The moment we hear mention of a typical college student’s diet, we immediately conjure up the image of the infamous “freshman 15,” the ubiquitous 15 pounds that every college freshman is supposed to gain during the course of that first year of college. Although it isn’t possible to exercise much control over the meals that are served in dorms or college and university food service facilities, one can control their own meals when they are preparing them on their own, and it’s possible to prepare meals that are reasonably cheap.
WHAT TO AVOID? –
The main thing that you should avoid if you want to eat healthy meals that are relatively inexpensive is packaged and prepared foods. They are loaded with fat, sodium and calories and other fillers. Whatever you can make on your own is going to be cheaper and infinitely more healthy.
EASY, QUICK AND CHEAP –
For easy, quick and cheap meals, consider things like chili. With some canned beans, canned tomato sauce, seasonings and ground beef or turkey, you’ve got a pot of chili that costs less than $5.00 and that will serve you for at least 5 meals. Top it off with a salad, sprinkle cheese on top and maybe add some corn bread.
*Salmon patties –
A can of salmon can make you two or four burgers, depending on the size of the can. All you need to add is egg, breadcrumbs (and lots of them,) and scallions. Panko breadcrumbs make a burger with an especially nice texture. Mix the dry and wet ingredients together, form into patties and saute in canola or olive oil. The outside should be lightly brown and crispy and the inside will be nice and moist. Drizzle some lemon juice on the burger before serving it.
ONE DISH MEALS –
*Chicken, rice and vegetables –
Anytime you can throw a one dish meal together, you’ve got something incredibly easy. Things like rice, chicken breasts and vegetables, can all be baked together in the oven in a 9 x 13 inch pan. Instead of water to cook the rice, use chicken broth or stock. Sprinkle Parmesan cheese on top.
*Home made bean soup –
Make your own bean soup using a mix of dried beans, canned Italian style diced tomatoes, a ham hock or shank, and cut up celery, carrots and onions. Cook the onions, then add the carrots, celery, and other ingredients. You can even add potatoes, and the starch from the potatoes will thicken the soup. Make it in a crock pot so you don’t have to bother to watch it. Serve it with a big salad, crusty bread and Parmesan cheese sprinkled on top.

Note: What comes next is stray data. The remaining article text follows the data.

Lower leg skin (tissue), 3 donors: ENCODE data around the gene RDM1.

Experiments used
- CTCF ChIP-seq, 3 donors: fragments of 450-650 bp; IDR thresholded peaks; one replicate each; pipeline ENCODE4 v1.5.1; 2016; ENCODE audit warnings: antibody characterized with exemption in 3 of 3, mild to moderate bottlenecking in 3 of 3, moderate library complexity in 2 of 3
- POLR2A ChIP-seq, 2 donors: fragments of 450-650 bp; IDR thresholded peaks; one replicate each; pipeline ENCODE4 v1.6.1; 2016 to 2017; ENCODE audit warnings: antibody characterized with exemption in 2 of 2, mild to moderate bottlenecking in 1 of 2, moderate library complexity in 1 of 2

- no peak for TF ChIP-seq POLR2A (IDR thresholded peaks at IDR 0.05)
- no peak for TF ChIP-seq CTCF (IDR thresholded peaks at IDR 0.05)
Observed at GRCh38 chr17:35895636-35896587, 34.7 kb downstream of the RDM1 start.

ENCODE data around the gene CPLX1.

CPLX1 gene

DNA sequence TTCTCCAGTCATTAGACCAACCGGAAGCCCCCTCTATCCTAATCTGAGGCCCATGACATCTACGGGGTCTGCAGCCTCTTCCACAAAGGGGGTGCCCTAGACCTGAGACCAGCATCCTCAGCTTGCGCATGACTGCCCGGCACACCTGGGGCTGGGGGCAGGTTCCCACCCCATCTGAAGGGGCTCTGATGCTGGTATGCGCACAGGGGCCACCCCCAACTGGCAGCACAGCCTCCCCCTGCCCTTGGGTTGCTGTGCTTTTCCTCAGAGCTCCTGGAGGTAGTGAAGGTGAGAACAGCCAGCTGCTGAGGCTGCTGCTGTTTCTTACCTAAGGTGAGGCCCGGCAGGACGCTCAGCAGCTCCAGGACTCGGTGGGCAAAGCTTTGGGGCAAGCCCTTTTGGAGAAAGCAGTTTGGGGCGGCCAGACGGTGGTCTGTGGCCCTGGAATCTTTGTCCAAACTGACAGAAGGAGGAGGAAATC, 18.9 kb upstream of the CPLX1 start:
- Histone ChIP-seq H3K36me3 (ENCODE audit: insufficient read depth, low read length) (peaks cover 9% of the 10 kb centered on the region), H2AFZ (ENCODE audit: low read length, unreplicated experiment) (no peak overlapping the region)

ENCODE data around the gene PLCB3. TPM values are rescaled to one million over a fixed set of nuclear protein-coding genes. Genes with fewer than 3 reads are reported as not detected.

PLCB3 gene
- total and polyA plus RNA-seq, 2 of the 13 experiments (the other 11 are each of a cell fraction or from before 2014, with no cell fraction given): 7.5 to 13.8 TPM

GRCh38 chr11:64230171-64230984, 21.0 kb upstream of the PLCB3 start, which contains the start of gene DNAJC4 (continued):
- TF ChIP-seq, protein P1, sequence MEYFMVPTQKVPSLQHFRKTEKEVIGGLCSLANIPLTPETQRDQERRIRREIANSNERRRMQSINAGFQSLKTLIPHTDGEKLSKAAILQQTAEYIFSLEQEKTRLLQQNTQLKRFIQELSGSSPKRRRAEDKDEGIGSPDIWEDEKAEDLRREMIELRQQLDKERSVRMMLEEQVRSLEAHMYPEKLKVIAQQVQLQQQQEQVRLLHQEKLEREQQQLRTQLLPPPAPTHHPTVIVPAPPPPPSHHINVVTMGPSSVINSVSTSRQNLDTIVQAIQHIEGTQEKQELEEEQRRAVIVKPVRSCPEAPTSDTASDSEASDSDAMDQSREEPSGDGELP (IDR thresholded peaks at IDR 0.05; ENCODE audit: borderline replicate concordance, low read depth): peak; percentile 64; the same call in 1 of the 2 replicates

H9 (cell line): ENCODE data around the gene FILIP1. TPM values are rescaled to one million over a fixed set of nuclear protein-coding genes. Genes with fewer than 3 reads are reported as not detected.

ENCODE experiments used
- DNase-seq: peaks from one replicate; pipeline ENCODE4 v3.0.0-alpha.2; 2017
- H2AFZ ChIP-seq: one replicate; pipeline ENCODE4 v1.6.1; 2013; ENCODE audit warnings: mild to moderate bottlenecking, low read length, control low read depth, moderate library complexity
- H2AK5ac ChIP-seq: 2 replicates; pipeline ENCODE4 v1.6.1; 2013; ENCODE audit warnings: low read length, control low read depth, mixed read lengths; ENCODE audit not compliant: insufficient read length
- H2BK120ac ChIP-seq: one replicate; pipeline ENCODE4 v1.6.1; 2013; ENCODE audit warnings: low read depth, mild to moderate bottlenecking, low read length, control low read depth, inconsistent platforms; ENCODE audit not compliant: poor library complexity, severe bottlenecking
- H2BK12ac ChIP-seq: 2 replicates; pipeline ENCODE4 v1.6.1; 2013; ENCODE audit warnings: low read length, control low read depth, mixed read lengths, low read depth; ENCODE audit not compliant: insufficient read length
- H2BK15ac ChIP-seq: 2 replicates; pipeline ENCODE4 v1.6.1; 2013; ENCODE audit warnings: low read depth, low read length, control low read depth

*Home made leek and potato soup –
One of the easiest and fastest home made soups is a leek and potato soup. Saute onions and leeks (after you wash the leeks thoroughly,) in a couple of tablespoons of olive oil. Add about 3 cut up potatoes, peeled or not. Then add a large can or two 32 ounce cartons of chicken broth and cook over a low heat until the potatoes get soft.
Allow the soup to cool before ladling spoonfuls of the liquid and solids into a blender. Puree all of the contents and then pour back into a pot to reheat. Season it with salt and pepper. The potato starch thickens the soup.
*Crock pot meals –
A crock pot is an easy way to prepare a one dish meal that combines protein and vegetables. You can even add grains. A crock pot is also a great place to cook beans and rice and there is probably nothing you can cook for less money that will pack more of a nutritional punch than rice and beans. Soak dry beans over night. Cook them with onions, carrots, celery, canned tomatoes (seasoned however you like,) the rice, some meat, ham or a small amount of pork for flavoring and water.
Be aware that you will have to add water as the beans and the rice absorb the liquid. After a good 8 to 10 hours, you will have a pot of beans and rice that is large enough to feed you for a good week. If there is more than you can eat at one time, freeze the extra. It will still be good after it’s been frozen, and it will provide you with hearty, low fat and healthy meals for very little money.
When it comes to preparing healthy and cheap meals, the key is to plan ahead. Keep ingredients on hand, or shop for what you need when you need it. Check store websites to find out what is on sale, and stock up on non-perishable things when you can. Avoid using processed, prepared, packaged and instant foods. They may be cheap, but they clearly aren’t healthy.
There are countless websites that offer incredible ideas for inexpensive and healthy meals. Kraft Foods has a website with meal suggestions, recipes, shopping lists and more. You can even keep track of recipes you like and put them in a file on the Kraft website.
College students may not be able to afford to buy huge amounts of fresh produce or expensive meats, poultry or fish. Canned salmon is great, beans are an ideal and very healthy protein and the freezer section offers a wealth of different vegetables. The key to being able to prepare healthy AND cheap meals is to plan ahead, keep basic ingredients on hand, and not wait until you are so hungry that you’d eat anything you could grab. Healthy eating is possible, and it can be affordable.